Northern Ireland

Is NI sport ready for the Brexit challenge?

Darren Cole Image copyright ©INPHO/Evan Logan
Image caption Derry City will continue to cross the border for every away match, even after Brexit

Sport may dominate our thoughts at the weekend but, when it comes to Brexit, some Northern Ireland sports organisations fear they may be forgotten.

In Londonderry, many clubs play on an all-Ireland basis, with teams travelling to Cork, Dublin or Galway in the hopes of claiming silverware.

But what impact will Brexit have on cross-border sport?

Peter McCartney, general manager of the North West Cricket Union, believes that it is a concern for many organisers.

"At the moment, players can travel with no problems at all, so anything that will impact the freedom of the players to move between different clubs and leagues, we're quite wary of any impact on that," he said.

"It's not just a cricket issue, it's golf, rugby, triathlon, horse racing, sport's very much an all-island system and, given the size of the economy it generates, we definitely would see it as high priority."

Cricket is well established in the north west, with local clubs regularly producing players who go on to represent Ireland internationally.

But compared to others, the pre-planning they can do can be hampered by a lack of funding.

Image copyright Getty Images
Image caption Rugby is one of the many sports organised on an all-island basis

"The national governing body, Cricket Ireland, is looking into it, but we're not on the same scale as the larger sporting bodies so we can't look at it in the same level of detail," said Mr McCartney.

"Our NW Warrior team play in All-Ireland competitions in Dublin, Belfast, Cork, and then in a few weeks they'll be in La Manga in Spain, so we have been taking a few practical steps checking visa applications, making sure all passports are up to date, just to make sure there will be no issues coming through."

But should sport be higher up the list when it comes to post-Brexit planning?

"Definitely," said Mr McCartney.

"I can understand from the government's point of view that they're looking at the higher impact, the movement of people, tariffs etc, but certainly the knock-on effect for sport, leisure, well-being, I would think these things should be key."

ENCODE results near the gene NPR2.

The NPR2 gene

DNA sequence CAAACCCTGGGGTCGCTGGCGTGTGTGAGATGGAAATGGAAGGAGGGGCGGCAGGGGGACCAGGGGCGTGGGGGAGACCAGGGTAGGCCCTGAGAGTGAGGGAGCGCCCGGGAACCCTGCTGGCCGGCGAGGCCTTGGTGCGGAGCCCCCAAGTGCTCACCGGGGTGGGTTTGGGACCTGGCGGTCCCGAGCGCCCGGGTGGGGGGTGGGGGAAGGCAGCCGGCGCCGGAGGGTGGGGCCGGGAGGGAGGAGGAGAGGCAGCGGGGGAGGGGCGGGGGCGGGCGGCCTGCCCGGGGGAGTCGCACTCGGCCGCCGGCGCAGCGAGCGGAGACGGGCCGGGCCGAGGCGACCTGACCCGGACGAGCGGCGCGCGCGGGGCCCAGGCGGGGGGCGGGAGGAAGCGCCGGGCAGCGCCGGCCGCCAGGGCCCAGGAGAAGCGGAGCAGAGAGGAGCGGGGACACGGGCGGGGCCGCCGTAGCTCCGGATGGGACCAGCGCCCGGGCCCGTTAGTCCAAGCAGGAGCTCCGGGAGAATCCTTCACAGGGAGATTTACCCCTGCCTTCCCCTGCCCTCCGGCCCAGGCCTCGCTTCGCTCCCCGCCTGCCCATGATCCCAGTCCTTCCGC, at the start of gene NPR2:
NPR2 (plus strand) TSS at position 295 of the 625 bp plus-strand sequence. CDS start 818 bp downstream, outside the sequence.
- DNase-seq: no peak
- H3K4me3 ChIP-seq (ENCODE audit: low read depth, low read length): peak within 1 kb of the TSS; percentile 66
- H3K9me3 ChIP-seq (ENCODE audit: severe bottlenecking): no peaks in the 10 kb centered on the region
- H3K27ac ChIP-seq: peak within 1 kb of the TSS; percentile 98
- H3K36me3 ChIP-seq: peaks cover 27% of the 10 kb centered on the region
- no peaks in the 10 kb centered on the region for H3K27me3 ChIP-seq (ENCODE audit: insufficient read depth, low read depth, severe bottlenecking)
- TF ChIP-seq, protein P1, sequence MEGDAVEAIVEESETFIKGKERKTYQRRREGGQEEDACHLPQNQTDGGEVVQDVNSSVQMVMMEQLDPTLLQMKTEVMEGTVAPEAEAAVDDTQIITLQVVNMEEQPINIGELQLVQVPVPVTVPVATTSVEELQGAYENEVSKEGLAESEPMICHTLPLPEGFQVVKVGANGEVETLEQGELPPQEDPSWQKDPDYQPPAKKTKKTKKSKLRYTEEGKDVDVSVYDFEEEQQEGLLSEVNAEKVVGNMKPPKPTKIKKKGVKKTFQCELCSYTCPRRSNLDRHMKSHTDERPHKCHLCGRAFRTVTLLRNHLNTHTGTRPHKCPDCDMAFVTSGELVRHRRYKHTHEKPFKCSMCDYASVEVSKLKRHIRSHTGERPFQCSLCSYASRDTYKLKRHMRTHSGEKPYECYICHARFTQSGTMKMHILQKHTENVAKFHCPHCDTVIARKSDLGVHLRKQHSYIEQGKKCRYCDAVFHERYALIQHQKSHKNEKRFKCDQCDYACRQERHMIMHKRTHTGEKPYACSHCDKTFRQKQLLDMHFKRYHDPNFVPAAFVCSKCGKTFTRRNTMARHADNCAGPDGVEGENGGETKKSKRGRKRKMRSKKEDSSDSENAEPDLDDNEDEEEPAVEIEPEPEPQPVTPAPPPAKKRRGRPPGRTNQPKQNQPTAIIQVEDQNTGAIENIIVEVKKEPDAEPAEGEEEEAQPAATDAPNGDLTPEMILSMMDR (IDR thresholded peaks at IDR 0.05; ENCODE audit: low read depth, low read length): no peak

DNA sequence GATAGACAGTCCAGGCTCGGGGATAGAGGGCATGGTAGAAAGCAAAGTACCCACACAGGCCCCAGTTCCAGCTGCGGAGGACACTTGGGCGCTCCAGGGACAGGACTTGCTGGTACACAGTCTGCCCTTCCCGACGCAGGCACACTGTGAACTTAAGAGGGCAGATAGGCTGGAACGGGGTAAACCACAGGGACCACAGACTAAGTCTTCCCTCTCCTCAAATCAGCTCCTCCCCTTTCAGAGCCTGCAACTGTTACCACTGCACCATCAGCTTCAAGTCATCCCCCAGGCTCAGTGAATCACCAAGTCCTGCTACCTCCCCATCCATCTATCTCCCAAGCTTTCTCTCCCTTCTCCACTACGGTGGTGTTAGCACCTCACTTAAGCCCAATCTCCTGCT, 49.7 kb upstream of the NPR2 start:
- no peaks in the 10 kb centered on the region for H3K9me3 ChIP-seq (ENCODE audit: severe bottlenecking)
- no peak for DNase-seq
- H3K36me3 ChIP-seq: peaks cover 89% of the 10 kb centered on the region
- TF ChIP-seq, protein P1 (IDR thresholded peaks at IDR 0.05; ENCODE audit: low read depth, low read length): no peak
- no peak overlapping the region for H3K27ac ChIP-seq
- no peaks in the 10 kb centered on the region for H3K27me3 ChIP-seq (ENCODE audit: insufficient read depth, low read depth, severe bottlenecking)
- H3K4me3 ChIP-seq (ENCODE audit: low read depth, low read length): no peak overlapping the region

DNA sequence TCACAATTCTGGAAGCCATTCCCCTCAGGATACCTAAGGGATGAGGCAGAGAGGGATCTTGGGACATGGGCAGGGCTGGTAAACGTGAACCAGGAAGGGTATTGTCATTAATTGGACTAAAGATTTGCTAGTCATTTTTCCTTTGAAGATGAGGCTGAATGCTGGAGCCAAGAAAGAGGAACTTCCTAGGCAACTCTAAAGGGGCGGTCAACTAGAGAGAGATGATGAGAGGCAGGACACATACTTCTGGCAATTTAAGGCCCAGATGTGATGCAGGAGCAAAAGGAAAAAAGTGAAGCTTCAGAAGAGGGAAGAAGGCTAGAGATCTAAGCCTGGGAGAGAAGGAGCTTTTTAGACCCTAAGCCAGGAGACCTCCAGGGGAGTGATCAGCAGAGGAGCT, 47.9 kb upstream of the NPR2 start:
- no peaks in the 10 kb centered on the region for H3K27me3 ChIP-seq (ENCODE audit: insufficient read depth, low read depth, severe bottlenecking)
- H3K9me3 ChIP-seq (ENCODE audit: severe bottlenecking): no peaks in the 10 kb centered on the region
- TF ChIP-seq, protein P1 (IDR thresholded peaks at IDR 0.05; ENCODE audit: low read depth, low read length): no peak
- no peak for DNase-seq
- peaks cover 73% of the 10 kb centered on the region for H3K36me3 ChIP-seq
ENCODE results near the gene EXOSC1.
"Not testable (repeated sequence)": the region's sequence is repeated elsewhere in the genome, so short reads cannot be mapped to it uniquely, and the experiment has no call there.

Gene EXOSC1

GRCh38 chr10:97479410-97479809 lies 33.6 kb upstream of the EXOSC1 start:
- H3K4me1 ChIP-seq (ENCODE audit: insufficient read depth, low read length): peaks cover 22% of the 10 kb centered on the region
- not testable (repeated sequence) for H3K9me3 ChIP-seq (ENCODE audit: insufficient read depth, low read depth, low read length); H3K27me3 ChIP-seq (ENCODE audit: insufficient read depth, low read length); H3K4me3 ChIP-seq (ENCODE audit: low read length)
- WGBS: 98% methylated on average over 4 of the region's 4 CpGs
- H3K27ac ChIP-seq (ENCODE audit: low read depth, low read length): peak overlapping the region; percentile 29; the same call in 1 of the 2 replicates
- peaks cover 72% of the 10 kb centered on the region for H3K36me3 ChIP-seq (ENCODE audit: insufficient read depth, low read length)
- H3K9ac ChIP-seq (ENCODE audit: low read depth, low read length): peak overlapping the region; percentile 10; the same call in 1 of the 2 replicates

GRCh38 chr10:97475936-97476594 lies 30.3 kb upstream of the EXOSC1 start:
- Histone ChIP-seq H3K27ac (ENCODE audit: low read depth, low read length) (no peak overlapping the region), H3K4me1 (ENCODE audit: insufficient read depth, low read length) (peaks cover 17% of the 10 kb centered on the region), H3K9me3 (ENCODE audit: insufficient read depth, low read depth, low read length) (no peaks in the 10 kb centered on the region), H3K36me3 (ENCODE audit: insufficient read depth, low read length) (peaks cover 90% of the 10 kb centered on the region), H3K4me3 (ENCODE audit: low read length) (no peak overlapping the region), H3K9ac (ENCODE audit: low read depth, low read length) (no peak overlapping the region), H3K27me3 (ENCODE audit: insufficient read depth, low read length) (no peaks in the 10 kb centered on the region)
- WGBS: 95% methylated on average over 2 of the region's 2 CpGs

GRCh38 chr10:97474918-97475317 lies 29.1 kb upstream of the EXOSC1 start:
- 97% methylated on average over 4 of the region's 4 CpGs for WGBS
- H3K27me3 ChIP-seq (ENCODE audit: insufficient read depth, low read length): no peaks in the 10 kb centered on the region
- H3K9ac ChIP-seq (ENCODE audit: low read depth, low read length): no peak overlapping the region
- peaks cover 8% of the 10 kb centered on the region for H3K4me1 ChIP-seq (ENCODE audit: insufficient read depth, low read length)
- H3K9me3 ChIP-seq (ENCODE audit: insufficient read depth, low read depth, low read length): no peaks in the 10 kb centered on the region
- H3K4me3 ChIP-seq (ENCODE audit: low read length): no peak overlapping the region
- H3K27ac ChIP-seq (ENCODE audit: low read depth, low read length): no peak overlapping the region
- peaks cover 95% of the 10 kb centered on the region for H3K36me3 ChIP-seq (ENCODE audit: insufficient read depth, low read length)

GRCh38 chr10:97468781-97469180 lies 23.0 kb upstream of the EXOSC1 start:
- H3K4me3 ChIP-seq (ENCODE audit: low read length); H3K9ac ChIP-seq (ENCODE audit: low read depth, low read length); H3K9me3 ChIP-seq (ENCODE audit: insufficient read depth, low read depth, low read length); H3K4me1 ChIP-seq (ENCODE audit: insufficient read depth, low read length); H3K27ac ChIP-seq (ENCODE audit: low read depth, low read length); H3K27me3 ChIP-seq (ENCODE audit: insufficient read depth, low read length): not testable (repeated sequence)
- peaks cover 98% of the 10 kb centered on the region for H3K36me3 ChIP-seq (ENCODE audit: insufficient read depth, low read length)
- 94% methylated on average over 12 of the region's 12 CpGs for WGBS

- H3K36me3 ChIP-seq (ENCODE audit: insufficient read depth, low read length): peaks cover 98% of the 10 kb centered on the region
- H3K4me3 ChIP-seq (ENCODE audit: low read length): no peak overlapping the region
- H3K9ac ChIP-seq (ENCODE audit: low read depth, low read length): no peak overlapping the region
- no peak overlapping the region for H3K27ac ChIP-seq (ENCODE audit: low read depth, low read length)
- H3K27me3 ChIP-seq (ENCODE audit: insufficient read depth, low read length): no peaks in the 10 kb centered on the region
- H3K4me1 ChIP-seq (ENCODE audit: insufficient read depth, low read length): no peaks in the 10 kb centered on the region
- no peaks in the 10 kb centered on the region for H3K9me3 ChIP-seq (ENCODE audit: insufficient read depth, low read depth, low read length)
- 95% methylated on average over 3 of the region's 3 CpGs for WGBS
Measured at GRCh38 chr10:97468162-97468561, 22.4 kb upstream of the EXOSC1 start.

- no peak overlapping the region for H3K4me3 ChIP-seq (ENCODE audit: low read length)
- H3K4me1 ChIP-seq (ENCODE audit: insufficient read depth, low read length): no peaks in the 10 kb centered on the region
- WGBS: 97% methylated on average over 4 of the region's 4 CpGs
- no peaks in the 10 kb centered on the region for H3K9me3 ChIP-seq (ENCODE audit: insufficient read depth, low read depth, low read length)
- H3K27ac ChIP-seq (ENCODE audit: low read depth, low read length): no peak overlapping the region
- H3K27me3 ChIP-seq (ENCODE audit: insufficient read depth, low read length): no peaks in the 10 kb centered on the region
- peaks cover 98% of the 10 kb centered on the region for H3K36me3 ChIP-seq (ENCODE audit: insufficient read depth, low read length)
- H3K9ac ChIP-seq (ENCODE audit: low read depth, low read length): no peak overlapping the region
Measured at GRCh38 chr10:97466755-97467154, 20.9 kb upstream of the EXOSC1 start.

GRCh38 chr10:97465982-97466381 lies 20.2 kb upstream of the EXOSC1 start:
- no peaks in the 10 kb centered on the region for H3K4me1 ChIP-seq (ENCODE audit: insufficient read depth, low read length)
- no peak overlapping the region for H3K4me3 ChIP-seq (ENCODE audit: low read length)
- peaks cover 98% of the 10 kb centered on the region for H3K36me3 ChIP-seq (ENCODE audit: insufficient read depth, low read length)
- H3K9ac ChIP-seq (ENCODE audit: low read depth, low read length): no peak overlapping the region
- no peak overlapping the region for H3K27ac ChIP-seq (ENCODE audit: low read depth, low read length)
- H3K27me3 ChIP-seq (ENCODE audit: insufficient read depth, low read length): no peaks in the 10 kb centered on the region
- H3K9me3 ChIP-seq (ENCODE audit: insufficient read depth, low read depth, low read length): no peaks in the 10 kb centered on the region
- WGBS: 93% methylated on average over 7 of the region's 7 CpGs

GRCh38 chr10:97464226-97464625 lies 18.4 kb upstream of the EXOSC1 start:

Friday is game night

At the Ryan McBride Brandywell Stadium, Friday is match night, and with a match to win, thoughts of Brexit are far from many supporters' minds.

Derry City is the only team from Northern Ireland to play in the League of Ireland, a competition that sees players and fans travel across Ireland to compete in the "greatest league in the world".

The club's director, Andrew Cassidy, believes fans will continue to travel to both home and away fixtures, regardless of the outcome of Brexit.

For Mr Cassidy, the "best case scenario" would be for nothing to change in terms of the border.

"It's the same as any other business in the town that has cross-border workers or premises, the fact of the matter is, we just don't know," he said.

"It could affect things like signing players from the south, if there's any impact on them moving to Derry, or vice versa, but any delays at the border are the only thing that will worry fans at this point."

Image caption Players from County Down hockey team Lisnagarvey celebrate victory in the Irish men's hockey league

From its home close to the border, City of Derry RFC has forged close ties with rugby clubs in Donegal, even attracting star players from the neighbouring county.

Made up of youth, women's and senior men's teams, players and coaches travel every weekend to play matches in both the Ulster and All-Ireland leagues.

PRO Michael O'Kane's main concern is player welfare.

"If we are playing in Letterkenny (in County Donegal) or Galway, is our health insurance going to be catered for," he asked.

"At the minute, under EU regulations, we enjoy the back-up of knowing that if an injury does happen then we are covered, so if players are travelling do we need extra insurance?"


Like many sports clubs, volunteers are at the heart of City of Derry RFC and Michael O'Kane fears that changes or additional paperwork could lead to an "administrative headache" for clubs.

"Everybody has concerns because of the unknown, we really don't know what lies ahead in terms of legislation and regulations," he said.

"There is a lot of integration within the sporting community. Here in the North West the border is invisible, both physically and mentally. We have players, the likes of Conor McMenamin who also plays Ireland U19, he comes from Letterkenny so how will his status be viewed if there's a hard border, or no deal, or if they're suddenly classed as a player from another country?

"I want to make sure that rugby, and sport in general, is at the top table and secure going forward."

Despite fears around added costs and paperwork associated with Brexit, all-Ireland sport remains a source of pride for most clubs and the pinnacle of many players' career and this is unlikely to change.

When it comes to sport, the result is only certain at the final whistle and Brexit is no different.

As Andrew Cassidy said, sports fans are used to the highs and lows, and Brexit or no Brexit, they'll follow their team across any border.

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